Is it important to acknowledge students’ diversity in classroom settings? Why or why not?
Page 1: Introduction to Diversity
Students in our nation’s classrooms today are more diverse than ever. They represent different races, ethnicities, cultures, and socioeconomic backgrounds, and they speak many different languages. Further, these students often exhibit a wide range of academic, physical, and social abilities or skills. Consider the following statistics:
- During the 2010–2011 school year, 54% of public school students were White and 46% were students of color.
- It is estimated that students in the United States represent more than 1,000 cultures.
- In 2011, 21% of school-age students lived in poor households.
- About 4.7 million students in the United States have limited English proficiency, and 11.2 million speak a language other than English at home.
- In many school districts, students and families speak over 100 different languages.
- During the 2011–2012 school year, approximately 11% of public school students ages 6–17 received special education services. Of these students:
- 61% spent the majority of their school day (i.e., greater than 80%) in the general education classroom.
- 20% spent a portion of their school day (i.e., 40% to 80%) in the general education classroom.
Nor should teachers think, “I don’t teach in a big city so my students will not be diverse.” Schools in suburban and rural areas, too, are enrolling greater numbers of diverse students, particularly where local economies, such as those based around agriculture and food processing, are dependent on immigrant labor. Even in a classroom of students with apparently similar European-American backgrounds, teachers will find that their students have highly diverse roots, traditions, and customs that trace back to England, Italy, France, Germany, Austria, Denmark, or Holland. Additionally, students come from backgrounds that include a wide range of family situations (e.g., two-parent, adoptive, divorced, single-parent, households headed by grandparents or other relatives).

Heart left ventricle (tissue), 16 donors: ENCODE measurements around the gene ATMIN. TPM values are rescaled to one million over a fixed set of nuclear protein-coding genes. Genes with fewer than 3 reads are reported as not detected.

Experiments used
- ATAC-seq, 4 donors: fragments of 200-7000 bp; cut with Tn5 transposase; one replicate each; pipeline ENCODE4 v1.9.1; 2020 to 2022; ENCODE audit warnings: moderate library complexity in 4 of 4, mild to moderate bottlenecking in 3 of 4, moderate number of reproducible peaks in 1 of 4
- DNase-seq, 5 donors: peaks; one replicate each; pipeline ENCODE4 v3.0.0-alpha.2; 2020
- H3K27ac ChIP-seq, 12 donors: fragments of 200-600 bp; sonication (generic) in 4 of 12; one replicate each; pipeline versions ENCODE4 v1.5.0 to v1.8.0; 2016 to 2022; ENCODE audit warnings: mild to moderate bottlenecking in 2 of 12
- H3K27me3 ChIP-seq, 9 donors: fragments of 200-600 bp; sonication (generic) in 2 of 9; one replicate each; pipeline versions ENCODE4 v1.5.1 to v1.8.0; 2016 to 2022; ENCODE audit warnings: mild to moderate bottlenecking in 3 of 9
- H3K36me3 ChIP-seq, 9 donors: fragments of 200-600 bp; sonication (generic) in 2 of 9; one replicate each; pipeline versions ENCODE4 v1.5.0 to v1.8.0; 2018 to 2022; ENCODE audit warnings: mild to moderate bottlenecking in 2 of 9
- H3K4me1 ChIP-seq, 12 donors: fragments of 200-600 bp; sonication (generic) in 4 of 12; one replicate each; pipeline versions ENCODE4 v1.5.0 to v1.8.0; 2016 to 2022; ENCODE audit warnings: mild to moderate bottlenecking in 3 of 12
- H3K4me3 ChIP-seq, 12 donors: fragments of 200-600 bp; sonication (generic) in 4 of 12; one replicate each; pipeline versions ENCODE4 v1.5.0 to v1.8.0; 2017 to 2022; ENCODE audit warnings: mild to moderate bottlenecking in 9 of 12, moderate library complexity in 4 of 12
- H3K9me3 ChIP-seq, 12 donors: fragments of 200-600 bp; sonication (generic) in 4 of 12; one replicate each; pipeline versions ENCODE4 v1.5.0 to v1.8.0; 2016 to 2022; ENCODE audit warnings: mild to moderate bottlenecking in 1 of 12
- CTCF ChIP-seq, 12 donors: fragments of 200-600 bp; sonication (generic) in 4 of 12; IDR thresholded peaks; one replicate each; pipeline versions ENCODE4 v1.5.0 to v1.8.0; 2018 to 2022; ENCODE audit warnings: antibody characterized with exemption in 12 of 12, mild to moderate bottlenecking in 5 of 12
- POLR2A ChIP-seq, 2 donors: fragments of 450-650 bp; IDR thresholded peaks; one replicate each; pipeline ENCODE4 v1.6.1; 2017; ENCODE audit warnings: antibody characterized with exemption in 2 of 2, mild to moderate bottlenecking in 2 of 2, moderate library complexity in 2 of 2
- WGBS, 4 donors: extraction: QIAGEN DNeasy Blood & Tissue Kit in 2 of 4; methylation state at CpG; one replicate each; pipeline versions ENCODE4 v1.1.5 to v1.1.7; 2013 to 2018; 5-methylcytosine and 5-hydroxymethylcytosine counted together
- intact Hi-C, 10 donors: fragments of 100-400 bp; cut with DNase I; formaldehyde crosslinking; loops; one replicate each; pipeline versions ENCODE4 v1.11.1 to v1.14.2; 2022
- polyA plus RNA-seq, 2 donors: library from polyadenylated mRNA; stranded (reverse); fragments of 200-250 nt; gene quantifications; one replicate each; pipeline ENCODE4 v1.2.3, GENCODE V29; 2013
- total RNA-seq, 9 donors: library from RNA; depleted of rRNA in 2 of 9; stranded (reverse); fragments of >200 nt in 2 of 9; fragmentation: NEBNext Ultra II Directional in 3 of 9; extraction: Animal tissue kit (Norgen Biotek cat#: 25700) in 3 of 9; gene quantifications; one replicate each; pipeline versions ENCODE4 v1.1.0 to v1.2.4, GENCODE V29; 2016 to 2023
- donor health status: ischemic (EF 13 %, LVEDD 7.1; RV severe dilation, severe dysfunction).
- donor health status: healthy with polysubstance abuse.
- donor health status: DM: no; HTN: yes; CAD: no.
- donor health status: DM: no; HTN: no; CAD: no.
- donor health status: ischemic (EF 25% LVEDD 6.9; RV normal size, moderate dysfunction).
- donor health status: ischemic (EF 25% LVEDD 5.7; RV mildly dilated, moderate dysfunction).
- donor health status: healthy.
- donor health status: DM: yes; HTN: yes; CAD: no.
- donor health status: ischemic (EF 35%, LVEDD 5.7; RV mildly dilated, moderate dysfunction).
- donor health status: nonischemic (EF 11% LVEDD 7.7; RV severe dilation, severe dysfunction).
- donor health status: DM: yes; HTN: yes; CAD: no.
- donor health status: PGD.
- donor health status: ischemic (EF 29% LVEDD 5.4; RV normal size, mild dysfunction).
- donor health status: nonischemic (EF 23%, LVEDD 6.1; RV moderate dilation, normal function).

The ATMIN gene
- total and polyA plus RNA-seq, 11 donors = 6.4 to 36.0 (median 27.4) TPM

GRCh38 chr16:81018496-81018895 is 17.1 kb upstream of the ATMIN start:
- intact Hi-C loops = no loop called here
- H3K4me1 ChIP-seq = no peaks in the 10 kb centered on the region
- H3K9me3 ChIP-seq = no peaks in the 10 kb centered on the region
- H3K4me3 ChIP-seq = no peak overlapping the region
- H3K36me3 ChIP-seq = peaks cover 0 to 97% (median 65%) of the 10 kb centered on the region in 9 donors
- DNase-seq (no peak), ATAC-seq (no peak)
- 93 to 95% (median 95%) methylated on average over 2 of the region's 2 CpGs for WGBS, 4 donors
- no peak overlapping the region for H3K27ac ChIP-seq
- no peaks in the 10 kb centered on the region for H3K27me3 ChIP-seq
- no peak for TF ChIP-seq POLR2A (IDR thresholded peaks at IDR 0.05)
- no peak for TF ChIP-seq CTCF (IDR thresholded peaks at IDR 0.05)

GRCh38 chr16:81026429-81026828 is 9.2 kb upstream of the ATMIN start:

The remainder of this module will present information about some of the most important kinds of student diversity: cultural, linguistic, that involving exceptionalities, and socioeconomic status. Before we delve into these aspects, however, it is important for teachers to understand their perceptions about students who come from backgrounds different from their own. Moreover, they need to understand how these perceptions might influence their expectations for their students and, subsequently, the ways in which they teach.